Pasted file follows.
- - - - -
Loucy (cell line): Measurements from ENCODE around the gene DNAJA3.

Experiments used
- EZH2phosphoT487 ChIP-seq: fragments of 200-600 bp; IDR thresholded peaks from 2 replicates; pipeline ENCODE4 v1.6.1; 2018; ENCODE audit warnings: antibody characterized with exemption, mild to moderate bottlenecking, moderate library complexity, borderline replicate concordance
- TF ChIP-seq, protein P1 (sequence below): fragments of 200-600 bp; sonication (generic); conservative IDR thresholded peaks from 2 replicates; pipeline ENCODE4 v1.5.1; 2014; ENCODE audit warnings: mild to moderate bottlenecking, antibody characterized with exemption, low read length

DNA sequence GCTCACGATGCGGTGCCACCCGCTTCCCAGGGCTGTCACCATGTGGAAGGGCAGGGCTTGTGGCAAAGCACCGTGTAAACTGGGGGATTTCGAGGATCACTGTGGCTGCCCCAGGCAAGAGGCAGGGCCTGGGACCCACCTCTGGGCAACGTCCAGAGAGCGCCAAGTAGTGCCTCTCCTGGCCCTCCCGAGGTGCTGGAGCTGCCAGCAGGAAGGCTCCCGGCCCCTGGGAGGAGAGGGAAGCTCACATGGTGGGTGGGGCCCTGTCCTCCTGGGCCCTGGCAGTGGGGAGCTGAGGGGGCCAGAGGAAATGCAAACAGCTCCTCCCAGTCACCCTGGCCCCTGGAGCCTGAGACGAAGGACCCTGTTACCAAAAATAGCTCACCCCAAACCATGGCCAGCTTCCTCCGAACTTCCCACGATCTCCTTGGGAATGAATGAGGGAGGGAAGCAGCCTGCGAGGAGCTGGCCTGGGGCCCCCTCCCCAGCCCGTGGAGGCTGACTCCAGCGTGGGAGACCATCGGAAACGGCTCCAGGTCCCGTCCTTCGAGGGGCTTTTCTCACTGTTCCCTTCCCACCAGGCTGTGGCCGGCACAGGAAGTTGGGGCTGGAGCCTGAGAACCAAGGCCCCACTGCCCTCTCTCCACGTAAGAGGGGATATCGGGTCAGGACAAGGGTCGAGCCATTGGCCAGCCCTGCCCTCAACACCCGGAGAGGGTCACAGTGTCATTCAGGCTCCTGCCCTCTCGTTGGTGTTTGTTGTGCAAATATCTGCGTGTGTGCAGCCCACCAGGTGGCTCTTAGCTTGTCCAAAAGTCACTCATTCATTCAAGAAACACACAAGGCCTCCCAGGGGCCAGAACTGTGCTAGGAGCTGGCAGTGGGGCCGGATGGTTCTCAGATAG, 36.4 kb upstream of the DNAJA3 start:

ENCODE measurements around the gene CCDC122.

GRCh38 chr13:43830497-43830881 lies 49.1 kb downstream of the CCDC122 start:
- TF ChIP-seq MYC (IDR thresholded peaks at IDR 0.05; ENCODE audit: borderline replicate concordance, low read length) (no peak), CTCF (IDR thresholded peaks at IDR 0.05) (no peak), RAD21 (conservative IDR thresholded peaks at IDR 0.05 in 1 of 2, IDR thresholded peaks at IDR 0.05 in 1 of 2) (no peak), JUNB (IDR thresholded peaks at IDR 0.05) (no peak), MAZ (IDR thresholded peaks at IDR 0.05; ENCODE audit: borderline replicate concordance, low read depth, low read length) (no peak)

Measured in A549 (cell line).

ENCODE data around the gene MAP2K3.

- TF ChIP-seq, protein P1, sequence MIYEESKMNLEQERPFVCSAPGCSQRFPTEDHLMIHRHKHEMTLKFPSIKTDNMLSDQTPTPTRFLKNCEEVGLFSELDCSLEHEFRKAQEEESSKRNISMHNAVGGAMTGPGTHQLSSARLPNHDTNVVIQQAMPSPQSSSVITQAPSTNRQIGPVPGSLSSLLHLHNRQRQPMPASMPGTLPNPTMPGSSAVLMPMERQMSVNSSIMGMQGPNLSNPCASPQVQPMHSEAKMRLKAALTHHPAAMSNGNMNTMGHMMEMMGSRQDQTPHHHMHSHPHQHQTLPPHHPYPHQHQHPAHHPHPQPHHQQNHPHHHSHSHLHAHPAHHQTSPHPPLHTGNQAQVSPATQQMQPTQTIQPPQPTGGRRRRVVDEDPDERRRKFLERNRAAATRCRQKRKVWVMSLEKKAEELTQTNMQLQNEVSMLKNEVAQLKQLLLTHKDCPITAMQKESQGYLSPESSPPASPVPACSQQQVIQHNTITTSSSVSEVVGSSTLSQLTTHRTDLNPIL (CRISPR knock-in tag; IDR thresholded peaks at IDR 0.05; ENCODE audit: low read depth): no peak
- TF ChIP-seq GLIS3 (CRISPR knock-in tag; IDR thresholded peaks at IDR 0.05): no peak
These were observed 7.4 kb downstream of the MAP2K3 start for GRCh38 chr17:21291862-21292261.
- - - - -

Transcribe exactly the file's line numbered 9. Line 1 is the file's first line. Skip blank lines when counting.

Measured in A549 (cell line).